Kazakhstan Publishes List Of Those Allegedly Receiving Support From Abroad
Kazakh authorities on September 20 published a list of individuals and organizations that they say "receive financial and other types of support from foreign countries, international organizations, foreigners, and stateless persons." Several noted bloggers and journalists, as well as the Norwegian Helsinki Committee in Kazakhstan; the Kazakh Youth Information Service; the Internews international nonprofit association office; the Kazakh Bureau of Human Rights; the Adil Soz (Just Word) center for monitoring journalists' rights; and other persons and entities were included on the list. The list was created in accordance with 2022 amendments to the Taxation Code that allow publishing of the registers of people and organizations receiving support from abroad. To read the original story by RFE/RL's Kazakh Service, click here.
Moscow Court Sentences Crimean Tatar Journalist To Six Years In Prison In Absentia
The Second Western District Military Court in Moscow on September 20 sentenced staunch Kremlin critic Ayder Muzhdabayev to six years in prison in absentia on a charge of public calls for terrorist actions. The court also banned the Crimean Tatar journalist from administering websites for four years. Muzhdabayev, 51, is a deputy director of the ATR Crimean Tatar television channel in Ukraine. He co-authored the report Putin.War that was published after the assassination of Kremlin critic Boris Nemtsov in 2015. Muzhdabayev moved to Ukraine from Russia in 2015 and received Ukrainian citizenship in 2016. To read the original story by RFE/RL's Russian Service, click here.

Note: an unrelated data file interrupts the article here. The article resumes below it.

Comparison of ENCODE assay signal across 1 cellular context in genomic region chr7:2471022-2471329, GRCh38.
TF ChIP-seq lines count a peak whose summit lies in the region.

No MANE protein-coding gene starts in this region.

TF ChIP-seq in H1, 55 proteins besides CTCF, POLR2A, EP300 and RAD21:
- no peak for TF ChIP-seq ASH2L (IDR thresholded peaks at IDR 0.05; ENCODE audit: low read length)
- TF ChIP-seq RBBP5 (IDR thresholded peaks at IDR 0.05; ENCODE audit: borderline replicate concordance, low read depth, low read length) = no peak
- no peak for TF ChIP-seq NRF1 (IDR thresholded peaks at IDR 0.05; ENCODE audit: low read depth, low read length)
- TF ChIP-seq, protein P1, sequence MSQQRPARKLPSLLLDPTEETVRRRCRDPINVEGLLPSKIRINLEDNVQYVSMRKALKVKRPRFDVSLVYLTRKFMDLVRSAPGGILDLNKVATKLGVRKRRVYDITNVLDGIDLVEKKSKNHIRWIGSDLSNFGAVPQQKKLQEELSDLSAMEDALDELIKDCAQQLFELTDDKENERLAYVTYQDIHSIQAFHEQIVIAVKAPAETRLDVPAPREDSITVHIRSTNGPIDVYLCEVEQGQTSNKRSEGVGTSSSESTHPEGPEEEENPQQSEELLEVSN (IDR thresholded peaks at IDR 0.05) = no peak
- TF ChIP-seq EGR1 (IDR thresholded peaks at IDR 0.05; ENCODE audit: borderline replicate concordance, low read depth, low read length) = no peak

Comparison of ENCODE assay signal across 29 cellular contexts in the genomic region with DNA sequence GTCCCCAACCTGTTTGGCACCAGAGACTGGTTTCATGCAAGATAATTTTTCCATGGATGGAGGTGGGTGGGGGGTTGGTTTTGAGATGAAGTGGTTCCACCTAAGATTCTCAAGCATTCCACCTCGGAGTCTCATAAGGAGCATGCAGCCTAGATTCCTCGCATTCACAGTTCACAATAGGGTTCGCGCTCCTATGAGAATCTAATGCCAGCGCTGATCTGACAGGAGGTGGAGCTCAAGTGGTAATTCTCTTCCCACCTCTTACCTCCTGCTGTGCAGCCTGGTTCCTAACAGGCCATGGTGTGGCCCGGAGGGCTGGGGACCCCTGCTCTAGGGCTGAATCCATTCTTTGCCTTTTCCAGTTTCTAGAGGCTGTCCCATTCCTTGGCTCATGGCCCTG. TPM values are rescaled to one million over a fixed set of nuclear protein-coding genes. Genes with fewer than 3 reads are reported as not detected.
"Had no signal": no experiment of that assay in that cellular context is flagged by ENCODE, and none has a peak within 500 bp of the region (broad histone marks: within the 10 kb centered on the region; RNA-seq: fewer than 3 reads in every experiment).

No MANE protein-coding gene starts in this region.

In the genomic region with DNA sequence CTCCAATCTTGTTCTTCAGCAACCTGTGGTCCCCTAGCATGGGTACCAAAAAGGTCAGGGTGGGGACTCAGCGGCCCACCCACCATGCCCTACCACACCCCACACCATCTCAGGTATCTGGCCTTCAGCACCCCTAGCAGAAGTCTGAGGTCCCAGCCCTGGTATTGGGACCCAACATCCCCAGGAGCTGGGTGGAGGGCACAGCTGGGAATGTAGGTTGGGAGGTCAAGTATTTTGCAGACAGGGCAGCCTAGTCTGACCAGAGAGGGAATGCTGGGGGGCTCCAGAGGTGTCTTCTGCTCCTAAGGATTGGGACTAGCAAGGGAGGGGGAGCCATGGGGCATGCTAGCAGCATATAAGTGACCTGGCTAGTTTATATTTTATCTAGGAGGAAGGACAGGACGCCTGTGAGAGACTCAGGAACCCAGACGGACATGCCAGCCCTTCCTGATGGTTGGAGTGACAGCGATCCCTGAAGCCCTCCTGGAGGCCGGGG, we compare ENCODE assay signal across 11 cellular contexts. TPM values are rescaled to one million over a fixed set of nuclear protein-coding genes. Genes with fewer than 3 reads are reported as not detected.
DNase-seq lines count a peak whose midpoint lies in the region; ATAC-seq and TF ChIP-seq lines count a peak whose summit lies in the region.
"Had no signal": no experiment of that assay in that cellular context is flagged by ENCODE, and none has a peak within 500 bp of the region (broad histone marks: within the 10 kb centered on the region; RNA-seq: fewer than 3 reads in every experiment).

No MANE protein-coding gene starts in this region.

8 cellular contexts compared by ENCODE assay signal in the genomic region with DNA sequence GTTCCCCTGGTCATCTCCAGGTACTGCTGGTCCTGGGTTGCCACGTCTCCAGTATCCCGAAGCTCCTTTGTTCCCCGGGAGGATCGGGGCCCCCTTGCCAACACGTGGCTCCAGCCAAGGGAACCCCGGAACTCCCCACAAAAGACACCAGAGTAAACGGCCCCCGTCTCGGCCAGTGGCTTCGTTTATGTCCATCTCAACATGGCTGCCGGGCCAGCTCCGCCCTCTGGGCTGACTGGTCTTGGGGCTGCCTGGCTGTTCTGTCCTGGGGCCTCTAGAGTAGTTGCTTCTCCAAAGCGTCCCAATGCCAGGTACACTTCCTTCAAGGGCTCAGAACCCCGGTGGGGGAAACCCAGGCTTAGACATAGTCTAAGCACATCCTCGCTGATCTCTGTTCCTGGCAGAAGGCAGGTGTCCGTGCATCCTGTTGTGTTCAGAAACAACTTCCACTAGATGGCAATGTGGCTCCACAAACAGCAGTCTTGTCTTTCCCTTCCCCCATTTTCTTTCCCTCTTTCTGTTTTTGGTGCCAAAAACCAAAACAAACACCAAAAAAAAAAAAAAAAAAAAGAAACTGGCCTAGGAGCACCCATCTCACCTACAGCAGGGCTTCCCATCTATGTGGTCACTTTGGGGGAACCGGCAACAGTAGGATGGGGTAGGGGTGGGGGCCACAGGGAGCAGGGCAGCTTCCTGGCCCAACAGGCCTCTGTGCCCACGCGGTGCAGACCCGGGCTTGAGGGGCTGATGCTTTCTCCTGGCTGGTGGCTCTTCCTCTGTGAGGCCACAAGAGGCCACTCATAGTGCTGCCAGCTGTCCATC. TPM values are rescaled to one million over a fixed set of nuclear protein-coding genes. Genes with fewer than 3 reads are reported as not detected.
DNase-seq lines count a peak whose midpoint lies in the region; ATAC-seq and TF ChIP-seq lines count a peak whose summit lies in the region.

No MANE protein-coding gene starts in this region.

Bulgarian Farmers Reach Deal To Halt Protest Against Food Imports From Ukraine
SOFIA -- Bulgarian farmers, who have protested for days against food imports from Ukraine, said they are ending their demonstration after reaching an agreement with the government over agricultural imports from neighboring Ukraine.
The agreement, reached late on September 19, provides for a temporary ban on the import of sunflower seeds from Ukraine as well as the introduction of quotas on grain imports from Ukraine.